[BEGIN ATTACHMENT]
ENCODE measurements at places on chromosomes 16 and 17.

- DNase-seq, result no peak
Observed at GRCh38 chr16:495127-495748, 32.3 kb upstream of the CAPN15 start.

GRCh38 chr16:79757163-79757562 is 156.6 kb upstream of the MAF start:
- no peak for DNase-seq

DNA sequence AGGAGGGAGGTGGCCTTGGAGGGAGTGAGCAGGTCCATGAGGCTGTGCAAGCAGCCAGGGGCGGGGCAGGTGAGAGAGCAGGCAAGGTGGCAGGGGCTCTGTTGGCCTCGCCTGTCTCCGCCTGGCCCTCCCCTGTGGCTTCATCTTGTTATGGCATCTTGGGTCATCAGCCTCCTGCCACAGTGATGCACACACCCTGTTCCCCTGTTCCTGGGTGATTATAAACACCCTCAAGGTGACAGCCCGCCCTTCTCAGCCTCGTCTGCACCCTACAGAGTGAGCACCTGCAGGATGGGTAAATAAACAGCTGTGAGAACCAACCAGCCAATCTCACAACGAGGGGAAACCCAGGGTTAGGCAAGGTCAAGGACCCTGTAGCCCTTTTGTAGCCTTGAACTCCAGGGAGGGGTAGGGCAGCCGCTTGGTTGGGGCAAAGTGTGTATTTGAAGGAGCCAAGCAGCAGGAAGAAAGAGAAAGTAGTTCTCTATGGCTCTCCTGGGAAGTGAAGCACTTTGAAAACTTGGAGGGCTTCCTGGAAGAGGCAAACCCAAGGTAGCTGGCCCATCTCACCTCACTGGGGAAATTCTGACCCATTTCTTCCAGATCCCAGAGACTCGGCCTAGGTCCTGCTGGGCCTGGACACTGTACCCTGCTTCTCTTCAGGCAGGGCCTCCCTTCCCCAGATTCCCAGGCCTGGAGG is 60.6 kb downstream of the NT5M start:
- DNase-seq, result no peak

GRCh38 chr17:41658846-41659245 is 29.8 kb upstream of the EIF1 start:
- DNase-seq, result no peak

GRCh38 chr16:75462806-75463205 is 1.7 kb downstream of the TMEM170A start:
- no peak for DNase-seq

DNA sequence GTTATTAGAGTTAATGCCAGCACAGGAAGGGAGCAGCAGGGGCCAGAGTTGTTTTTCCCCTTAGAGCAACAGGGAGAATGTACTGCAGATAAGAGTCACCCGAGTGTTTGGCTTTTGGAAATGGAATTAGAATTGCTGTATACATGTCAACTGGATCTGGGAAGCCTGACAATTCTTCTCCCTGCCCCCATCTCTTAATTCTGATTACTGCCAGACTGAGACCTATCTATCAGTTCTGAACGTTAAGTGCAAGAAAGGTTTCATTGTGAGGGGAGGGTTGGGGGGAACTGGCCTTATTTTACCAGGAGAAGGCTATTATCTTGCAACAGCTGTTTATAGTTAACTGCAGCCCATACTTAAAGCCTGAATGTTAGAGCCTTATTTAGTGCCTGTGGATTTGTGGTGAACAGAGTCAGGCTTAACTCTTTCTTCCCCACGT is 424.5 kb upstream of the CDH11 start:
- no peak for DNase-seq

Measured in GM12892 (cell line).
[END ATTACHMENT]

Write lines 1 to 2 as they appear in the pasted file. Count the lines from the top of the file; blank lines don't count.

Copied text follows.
ENCODE measurements at places on chromosomes 16 and 17.

- DNase-seq, result no peak